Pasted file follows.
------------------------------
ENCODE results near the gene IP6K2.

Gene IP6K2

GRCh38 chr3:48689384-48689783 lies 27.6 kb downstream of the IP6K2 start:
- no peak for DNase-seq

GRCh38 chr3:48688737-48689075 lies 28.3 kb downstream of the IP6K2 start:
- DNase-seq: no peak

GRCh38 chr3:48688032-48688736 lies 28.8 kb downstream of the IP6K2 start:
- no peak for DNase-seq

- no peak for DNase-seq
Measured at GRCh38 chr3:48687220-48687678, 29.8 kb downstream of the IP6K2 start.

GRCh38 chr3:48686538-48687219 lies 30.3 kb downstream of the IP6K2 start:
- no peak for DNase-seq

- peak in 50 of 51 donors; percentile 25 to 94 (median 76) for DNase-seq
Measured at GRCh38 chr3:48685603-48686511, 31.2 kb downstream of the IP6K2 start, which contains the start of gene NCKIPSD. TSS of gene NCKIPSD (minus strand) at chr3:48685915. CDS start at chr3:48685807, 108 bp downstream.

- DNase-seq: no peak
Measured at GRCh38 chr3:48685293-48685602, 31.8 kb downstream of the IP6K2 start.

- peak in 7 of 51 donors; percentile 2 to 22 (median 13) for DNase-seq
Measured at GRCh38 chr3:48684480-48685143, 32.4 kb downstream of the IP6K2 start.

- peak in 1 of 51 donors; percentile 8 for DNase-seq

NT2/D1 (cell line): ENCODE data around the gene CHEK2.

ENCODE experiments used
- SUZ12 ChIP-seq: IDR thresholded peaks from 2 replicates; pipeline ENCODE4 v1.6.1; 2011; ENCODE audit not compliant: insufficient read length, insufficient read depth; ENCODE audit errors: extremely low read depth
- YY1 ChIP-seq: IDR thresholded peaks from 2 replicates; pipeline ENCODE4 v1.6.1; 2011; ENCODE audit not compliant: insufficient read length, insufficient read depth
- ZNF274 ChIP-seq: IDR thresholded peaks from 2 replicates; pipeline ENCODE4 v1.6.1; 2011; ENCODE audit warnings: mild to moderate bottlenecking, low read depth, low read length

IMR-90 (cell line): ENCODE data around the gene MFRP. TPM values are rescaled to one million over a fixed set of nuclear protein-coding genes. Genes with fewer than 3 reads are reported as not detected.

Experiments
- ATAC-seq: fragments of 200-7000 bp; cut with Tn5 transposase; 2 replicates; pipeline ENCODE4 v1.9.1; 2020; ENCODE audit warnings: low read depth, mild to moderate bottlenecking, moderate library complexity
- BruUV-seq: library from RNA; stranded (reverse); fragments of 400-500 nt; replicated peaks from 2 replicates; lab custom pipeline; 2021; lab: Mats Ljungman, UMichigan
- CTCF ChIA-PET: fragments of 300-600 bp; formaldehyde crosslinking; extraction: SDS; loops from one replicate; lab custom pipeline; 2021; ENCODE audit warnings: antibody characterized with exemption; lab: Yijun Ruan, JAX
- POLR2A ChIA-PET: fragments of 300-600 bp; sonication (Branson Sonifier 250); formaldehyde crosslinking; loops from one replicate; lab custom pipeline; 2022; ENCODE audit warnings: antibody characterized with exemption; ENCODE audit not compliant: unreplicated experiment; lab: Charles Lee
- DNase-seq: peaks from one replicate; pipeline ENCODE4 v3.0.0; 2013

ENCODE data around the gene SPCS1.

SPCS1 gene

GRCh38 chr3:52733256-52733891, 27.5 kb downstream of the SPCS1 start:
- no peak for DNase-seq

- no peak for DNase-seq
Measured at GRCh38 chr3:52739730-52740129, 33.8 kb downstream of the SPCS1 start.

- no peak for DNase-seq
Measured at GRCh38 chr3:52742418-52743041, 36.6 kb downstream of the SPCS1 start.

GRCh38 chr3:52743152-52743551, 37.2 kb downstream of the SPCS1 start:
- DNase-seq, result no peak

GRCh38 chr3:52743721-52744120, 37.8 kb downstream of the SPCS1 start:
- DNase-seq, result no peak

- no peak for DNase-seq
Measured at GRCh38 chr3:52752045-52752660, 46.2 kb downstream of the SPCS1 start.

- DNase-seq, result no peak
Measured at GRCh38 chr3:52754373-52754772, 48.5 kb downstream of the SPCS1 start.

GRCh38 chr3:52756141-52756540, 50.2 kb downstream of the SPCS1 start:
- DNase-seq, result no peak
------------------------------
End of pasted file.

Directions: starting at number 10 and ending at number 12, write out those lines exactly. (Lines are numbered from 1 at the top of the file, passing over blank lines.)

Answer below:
Measured at GRCh38 chr3:48687220-48687678, 29.8 kb downstream of the IP6K2 start.

GRCh38 chr3:48686538-48687219 lies 30.3 kb downstream of the IP6K2 start:
- no peak for DNase-seq